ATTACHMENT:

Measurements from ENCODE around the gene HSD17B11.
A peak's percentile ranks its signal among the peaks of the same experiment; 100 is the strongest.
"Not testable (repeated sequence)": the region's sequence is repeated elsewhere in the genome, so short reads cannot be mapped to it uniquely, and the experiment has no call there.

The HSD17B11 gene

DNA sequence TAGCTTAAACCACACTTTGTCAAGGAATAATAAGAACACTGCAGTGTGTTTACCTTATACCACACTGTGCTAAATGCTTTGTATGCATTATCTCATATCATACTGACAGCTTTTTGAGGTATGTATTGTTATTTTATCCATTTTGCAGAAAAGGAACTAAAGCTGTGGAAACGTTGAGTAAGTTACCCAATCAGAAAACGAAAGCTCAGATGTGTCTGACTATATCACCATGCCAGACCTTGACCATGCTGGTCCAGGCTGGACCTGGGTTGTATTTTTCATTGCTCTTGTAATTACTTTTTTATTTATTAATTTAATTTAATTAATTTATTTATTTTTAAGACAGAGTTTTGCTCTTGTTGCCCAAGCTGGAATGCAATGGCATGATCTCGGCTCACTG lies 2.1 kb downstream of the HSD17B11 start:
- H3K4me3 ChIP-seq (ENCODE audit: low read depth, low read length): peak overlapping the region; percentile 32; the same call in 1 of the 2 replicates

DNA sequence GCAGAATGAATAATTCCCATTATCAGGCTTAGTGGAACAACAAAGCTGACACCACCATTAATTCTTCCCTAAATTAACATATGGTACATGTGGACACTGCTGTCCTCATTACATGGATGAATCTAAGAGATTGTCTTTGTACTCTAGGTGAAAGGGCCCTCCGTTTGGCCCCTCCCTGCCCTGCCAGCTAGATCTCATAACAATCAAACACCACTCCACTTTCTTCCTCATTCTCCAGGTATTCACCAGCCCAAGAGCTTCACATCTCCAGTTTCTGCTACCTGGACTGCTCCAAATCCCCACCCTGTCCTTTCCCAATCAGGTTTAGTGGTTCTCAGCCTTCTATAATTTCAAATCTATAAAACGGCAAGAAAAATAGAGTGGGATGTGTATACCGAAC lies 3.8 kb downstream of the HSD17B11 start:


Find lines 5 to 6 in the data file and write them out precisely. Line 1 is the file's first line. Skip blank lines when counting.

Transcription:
DNA sequence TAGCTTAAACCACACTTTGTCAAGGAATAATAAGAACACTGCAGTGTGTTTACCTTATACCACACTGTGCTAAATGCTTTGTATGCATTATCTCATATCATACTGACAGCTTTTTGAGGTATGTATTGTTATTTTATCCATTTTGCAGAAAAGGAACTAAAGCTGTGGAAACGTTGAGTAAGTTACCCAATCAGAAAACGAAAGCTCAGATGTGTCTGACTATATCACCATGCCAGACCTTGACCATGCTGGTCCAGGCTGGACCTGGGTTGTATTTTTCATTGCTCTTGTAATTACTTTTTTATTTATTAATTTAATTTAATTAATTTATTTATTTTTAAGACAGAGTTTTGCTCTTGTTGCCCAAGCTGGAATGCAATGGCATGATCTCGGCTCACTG lies 2.1 kb downstream of the HSD17B11 start:
- H3K4me3 ChIP-seq (ENCODE audit: low read depth, low read length): peak overlapping the region; percentile 32; the same call in 1 of the 2 replicates